Thursday, 14 April 2011

I Creep for a Woodpecker and a Tree Creeper Creeps for Me!

What lovely weather most of us in the UK have experienced in the last week or so. We had temperatures of well over 20C (68F) for several days and it was a pleasure to get out and enjoy all that Nature has to offer at this loveliest time of the year.

(Common Primrose)

'Now beauteous spring bursts forth to view,
And decks the earth with flow'rs,
And the songsters sing on dewy wing,
Rejoicing in the bow'rs.'
(Thomas Eagles)

As is so often the case in this country though the temperature has dipped again in the last day or so and is now less than half what it was!

Walking very near to home last weekend I kept hearing the laugh or yaffle of a Green Woodpecker. So often they are heard but not seen but on this occasion I had the last laugh :) as I saw it fly across in front of me and land in a tree in a hedgerow and was able to gradually creep closer to it with the camera.

Green Woodpecker

When I got home and processed the photos I was surprised to see that lower down in the tree, (as seen in the photo at the beginning of this post) there was also another woodpecker which I had been completely unaware of at the time.

'The green woodpecker flying up and down
With wings of mellow green and speckled crown.'
(John Clare)

During the same walk I was keeping an eye out in case I saw the Roe Deer which I had seen there (and posted about here) last year. This time I wasn't lucky enough to see them but I was thrilled instead to see this lovely little Muntjac Deer.

Muntjac Deer

The warm weather has brought all the Spring flowers out and I found this Green Alkarnet

Green Alkarnet

and these Coltsfoot with Violets in the background

Coltsfoot and Violets

These Marsh Marigolds, as their name suggests, were growing in their favoured habitat by water

Marsh Marigolds

and a flower which every year at this time, is just starting to spread its beautiful blue carpet over much of the woodland in the UK.


'The Bluebell is the sweetest flower
That waves in summer air:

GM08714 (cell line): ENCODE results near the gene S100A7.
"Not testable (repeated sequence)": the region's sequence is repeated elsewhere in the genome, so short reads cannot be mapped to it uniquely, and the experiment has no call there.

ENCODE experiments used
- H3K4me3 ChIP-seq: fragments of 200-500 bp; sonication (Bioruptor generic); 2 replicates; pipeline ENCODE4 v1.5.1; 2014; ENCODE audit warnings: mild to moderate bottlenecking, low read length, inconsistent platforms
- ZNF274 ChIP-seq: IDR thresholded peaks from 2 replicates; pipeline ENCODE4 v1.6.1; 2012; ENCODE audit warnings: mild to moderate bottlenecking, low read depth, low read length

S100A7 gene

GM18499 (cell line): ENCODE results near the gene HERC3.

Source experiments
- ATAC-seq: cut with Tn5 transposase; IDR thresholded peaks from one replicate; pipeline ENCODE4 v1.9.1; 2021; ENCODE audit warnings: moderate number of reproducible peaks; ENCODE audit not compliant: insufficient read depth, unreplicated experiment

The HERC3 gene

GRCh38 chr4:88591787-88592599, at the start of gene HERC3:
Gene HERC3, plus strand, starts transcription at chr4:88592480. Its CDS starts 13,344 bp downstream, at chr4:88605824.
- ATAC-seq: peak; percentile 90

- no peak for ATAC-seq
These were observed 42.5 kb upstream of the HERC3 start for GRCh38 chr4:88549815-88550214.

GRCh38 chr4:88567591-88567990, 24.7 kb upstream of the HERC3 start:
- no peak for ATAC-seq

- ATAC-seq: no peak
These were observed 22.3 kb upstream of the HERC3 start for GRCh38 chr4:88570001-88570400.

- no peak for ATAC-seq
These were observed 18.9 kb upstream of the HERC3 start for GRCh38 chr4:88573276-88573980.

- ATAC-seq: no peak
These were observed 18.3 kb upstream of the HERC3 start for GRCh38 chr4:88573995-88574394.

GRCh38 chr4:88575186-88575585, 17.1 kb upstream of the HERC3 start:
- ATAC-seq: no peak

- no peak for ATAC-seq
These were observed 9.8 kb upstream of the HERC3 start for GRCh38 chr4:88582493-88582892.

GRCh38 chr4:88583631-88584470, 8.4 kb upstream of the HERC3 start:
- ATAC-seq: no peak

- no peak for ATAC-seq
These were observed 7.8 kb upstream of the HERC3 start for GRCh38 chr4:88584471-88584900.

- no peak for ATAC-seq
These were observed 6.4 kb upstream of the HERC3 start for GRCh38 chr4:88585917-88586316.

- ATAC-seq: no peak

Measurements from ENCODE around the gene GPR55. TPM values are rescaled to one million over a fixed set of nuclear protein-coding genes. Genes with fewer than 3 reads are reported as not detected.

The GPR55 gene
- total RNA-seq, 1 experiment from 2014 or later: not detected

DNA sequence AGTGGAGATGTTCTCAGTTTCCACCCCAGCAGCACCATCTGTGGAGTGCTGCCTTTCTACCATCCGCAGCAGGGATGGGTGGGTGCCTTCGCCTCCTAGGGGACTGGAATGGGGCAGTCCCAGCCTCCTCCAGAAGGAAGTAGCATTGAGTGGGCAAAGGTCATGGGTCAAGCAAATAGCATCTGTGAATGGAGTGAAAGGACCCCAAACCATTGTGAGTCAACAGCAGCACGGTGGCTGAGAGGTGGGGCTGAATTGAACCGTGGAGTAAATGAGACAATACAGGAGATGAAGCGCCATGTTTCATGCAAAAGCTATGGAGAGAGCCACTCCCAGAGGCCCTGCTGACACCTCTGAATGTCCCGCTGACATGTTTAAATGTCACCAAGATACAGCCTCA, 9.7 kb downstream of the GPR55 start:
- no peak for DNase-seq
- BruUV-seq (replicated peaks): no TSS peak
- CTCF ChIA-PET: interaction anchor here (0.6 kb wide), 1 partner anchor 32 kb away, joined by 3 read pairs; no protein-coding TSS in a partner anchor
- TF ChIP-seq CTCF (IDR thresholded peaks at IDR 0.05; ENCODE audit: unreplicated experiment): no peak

Its blossoms have the mightiest power
To soothe my spirit's care.'
(Emily Bronte)

During a visit to Draycote Water it was lovely to see lots of delightful and vividly coloured Yellow Wagtails. I have seen them there each year I have been, either flitting around on the rocks or, as this time, on the grassy bank feeding on the many flies which so often plague the walkers, joggers and cyclists.

Yellow Wagtail

You can see the following one was actually sizing up its quarry!

The warm weather has of course also seen the welcome return of butterflies and after seeing many Orange Tips frustratingly whizz past me with no chance of a photo I was eventually rewarded with a nice open winged pose.

Orange Tip Butterfly (male)

'Child of the sun! pursue thy rapturous flight,
Mingling with her thou lov'st in fields of light;
And where the flowers of paradise unfold,
Quaff fragrant nectar from their cups of gold.'
(Charles Burton)

This Speckled Wood was the first I had seen this year and posed well for me.

Speckled Wood Butterfly

I should also have been able to post some nice photos of a Peacock butterfly but unfortunately I found that all of the ones I had taken of it as well as some of a Mallard with her tiny ducklings had mistakenly been taken with the white balance setting on my camera set to tungsten light instead of sunlight which meant all the photos had a horrible turquoise hue...I am still kicking myself!!

An unexpected find during the Draycote visit was a distant view of this Stoat which was no doubt preying on the numerous Rabbits which can always be seen there. It seems incredible that a creature so relatively small can catch and kill another much larger one. It pounces on the Rabbit, killing it with a bite to the back of its neck. If it is able to obtain more food than it can eat the Stoat will often store extra food for later. It is capable of speeds of 20mph when hunting and can cover a distance of around 4 miles in a single hunt! The collective name for Stoats is a 'caravan'.


Another walk closer to home produced another unexpected sight. I think they are Red-legged Partridges but they could possibly be Chukar Partridges, again they were very distant.

Red-legged (or possibly Chukar) Partridges

'The partridge makes no nest but on the ground
Lays many eggs and I have often found
Sixteen or eighteen in a beaten seat
When tracing oer the fields or weeding wheat.'
(John Clare)

Finally, a couple of days ago, I was pleased to get some fairly decent photos of a Treecreeper at last. Usually I only manage one either disappearing round the back of a tree or completely out of focus.